Plus, on top of that, while Google's name (which is arguably a more intuitive spelling than the actual word it is based on) has symbolism in reference to what it does, the best I can find for Cuil is an acronym "CUIL" standing for "Common Usage Item List". Ironically, this acronym is anything but commonly used.

Strike 2: Interface - Some other reviewers and myself will have to agree to disagree on this topic. Cuil's approach of presenting multiple columns of paragraphs which are not cleanly aligned is unintuitive and hard to visually navigate. I cannot tell if the second most relevant result is supposed to be the top result in the second column or the second result in the left column. The need for a user to scan Cuil results BOTH left-to-right and top-to-bottom makes it much harder to process and know one's place when moving through multiple pages of results.

Strike 3: Results - The third strike for Cuil, and the most devastating, is its seemingly anemic ability to find results. This is the meat-and-potatoes for a search engine and it does not perform well at all. While a search for "Singularity" did turn up results (and a listing for Singularity Design), a search for "Singularity Design" turned up nothing (no, I didn't use the quotation marks in my search either). Likewise, there were no results for "award-winning design firm", "wide plank flooring" or "weather 19103".

This is a fatal flaw for a search engine in my book. I don't care how many pages a search engine indexes if it cannot process a large number of my searches. Everyone is learning that the trick to getting the right answer is to ask the right question, and Cuil doesn't seem to be able to grasp those questions.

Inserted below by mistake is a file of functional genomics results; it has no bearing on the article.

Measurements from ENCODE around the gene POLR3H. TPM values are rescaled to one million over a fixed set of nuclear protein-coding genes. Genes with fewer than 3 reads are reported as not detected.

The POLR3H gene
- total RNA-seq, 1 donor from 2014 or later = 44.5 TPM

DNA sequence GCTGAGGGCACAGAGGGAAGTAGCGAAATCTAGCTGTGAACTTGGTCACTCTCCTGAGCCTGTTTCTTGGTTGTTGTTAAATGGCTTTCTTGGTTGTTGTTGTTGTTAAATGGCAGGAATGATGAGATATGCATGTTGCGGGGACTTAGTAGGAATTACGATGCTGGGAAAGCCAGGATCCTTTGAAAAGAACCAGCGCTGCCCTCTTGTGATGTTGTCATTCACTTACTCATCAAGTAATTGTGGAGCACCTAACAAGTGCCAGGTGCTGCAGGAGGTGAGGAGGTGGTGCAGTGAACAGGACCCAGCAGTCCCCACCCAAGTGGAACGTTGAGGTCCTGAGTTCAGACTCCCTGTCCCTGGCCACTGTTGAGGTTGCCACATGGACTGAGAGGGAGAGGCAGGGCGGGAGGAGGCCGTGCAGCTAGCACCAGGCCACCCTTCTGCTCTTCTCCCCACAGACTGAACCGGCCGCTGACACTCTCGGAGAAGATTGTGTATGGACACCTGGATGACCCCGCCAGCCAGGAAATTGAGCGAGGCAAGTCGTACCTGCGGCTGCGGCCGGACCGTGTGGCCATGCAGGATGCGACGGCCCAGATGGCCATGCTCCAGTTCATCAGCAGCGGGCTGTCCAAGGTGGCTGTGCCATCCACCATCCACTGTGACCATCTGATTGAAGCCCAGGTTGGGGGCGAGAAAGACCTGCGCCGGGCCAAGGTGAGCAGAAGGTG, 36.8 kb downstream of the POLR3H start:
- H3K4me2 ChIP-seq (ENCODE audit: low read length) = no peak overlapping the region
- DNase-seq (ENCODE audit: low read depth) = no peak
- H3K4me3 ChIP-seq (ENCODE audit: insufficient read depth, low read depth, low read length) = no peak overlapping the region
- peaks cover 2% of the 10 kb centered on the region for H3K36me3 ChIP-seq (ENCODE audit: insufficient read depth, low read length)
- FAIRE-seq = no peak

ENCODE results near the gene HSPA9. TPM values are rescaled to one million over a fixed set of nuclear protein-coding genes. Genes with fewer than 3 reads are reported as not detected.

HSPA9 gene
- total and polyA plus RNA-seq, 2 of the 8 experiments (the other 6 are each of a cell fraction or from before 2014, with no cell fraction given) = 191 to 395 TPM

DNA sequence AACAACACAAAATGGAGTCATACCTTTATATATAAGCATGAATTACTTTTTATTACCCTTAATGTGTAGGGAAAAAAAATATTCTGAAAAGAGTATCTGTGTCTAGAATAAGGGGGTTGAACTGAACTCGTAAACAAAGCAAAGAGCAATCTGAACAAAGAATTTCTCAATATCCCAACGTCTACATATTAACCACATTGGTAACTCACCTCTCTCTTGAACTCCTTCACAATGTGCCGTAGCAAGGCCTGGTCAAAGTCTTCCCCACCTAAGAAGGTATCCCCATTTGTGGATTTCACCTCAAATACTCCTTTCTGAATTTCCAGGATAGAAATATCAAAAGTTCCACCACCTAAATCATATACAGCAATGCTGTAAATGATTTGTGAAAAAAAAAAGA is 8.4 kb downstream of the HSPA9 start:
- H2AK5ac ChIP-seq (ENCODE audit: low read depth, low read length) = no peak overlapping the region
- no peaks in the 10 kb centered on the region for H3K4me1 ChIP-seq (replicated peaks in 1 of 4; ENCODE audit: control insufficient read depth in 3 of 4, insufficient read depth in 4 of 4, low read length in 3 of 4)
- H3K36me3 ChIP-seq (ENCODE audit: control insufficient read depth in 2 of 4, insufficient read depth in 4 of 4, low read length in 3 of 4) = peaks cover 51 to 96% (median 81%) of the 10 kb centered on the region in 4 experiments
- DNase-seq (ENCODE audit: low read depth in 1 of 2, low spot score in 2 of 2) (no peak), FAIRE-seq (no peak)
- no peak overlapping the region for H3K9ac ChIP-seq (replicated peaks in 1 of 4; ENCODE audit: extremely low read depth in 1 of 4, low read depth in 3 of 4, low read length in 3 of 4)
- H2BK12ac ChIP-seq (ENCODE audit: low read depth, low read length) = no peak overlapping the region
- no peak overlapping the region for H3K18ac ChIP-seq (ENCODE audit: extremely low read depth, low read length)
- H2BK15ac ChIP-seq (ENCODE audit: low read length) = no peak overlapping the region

Search term: "successful competitor to Google in search"

No results found.

Wednesday, July 23, 2008

2008 Rice in Crisis - Every Grain Counts

OK, bear with me.... this may seem off-topic, and it may seem like I'm just venting, but you're only half right. I'm a fan of Indian food and a very analytical gourmet, and something has been decidedly off about my recent experiences with Indian cuisine. It wasn't the spices or the meat that took these meals down a notch, it was the rice. While the increases in the cost of oil and corn have stolen most of the headlines, the price of basmati rice has surged 200%. This price increase (or possibly the other supply-demand factors fueling it) seem to have forced Indian restaurants to shift to regular old white rice.

Two questions are probably in your mind right now: "Why is this bad?" and "What does this have to do with branding?" It makes sense that you'd ask that.

This is bad because basmati rice has a firm texture and distinctive flavor that is one of the hallmarks of authentic Indian cuisine. It's not just an accompaniment or delivery mechanism for the rest of the food. It's an integral part of the meal and the flavor.

This is relevant to branding because it helps to illustrate that every aspect of the way a consumer experiences your brand plays a vital role in their overall perception and level of satisfaction with it. When I experience bland, mushy rice at my favorite Indian restaurant, I find myself second-guessing my attachment to their brand. I know that its tempting to make adjustments and substitutions when external conditions increase price pressures, but if I stop coming to the restaurant, that could be an especially costly grain of rice.